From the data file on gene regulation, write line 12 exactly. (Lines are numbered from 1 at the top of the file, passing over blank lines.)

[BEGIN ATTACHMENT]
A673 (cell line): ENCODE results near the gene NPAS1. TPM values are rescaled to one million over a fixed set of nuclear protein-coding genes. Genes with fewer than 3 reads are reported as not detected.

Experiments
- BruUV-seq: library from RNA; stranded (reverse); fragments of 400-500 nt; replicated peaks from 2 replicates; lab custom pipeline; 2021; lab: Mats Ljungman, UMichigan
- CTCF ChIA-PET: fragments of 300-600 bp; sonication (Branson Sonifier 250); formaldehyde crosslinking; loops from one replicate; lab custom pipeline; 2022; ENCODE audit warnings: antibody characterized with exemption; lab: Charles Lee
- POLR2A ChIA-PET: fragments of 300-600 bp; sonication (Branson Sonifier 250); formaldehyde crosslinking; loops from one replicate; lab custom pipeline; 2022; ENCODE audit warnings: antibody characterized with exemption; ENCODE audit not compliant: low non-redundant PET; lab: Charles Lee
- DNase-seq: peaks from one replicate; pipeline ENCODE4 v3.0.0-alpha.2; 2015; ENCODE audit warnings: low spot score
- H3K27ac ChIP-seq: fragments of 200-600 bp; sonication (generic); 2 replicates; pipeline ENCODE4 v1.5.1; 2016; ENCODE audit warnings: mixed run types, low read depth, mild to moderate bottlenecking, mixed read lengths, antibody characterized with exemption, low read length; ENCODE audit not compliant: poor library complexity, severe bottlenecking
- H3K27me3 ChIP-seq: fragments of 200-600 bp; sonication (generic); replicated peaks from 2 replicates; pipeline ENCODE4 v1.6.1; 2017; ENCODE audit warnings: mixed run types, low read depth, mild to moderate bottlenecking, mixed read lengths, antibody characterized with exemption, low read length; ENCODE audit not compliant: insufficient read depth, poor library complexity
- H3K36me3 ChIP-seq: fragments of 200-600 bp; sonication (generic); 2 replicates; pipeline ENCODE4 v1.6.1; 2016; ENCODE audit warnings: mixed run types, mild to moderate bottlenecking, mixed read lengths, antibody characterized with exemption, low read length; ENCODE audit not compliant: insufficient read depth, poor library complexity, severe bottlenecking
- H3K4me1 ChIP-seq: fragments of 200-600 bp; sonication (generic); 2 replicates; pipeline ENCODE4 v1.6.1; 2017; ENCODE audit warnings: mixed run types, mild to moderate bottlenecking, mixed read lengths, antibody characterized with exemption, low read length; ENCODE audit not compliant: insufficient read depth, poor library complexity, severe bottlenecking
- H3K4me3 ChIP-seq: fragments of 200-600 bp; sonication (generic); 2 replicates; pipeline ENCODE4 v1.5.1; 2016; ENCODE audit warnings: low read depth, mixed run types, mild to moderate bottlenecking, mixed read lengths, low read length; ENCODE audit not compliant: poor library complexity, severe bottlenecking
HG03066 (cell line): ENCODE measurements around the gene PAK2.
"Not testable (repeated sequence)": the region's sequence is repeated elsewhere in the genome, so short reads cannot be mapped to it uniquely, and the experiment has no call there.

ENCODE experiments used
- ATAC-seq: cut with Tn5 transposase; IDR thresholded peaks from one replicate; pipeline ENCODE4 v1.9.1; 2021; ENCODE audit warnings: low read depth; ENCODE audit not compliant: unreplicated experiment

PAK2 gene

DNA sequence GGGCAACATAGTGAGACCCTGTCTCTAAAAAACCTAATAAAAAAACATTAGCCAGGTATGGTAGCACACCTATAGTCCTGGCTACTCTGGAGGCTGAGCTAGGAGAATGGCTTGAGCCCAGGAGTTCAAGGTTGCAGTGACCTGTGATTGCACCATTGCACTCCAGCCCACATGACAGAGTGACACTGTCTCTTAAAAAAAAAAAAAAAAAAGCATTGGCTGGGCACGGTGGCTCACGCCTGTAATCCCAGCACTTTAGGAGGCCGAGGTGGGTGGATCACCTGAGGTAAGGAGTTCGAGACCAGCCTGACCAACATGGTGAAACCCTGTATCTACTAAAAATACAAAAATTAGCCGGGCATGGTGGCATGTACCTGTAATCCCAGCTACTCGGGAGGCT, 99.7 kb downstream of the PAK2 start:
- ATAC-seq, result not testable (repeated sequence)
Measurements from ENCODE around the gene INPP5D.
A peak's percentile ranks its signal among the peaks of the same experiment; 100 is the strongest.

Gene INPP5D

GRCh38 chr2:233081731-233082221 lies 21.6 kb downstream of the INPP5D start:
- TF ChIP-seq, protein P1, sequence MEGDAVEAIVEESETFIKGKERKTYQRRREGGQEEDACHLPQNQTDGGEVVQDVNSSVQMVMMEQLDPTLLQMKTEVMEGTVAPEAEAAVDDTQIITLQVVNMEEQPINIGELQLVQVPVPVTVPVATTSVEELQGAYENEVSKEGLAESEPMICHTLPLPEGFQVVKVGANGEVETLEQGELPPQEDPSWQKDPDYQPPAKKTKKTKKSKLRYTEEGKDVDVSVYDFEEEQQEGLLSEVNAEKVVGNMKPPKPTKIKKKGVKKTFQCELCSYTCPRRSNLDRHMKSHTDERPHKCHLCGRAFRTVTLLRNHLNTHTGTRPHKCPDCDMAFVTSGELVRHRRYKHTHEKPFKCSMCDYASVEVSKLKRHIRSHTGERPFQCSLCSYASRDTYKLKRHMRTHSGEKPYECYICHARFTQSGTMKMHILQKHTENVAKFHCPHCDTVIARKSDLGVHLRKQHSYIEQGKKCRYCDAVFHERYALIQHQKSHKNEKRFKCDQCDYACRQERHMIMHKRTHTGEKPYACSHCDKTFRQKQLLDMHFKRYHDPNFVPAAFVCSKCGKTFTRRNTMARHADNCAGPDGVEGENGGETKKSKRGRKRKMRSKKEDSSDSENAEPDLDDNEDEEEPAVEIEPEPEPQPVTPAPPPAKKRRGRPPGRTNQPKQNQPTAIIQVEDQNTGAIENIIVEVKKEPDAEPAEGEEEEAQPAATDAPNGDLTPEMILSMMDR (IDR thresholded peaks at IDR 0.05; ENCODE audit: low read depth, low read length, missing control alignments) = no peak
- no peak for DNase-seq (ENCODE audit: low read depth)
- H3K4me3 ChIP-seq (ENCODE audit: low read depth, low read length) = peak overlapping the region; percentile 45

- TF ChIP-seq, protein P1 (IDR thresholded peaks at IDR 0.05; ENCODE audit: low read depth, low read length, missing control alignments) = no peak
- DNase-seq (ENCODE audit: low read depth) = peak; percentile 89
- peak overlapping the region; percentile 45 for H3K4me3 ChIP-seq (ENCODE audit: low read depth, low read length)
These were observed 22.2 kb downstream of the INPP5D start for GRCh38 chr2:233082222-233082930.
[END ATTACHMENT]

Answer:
HG03066 (cell line): ENCODE measurements around the gene PAK2.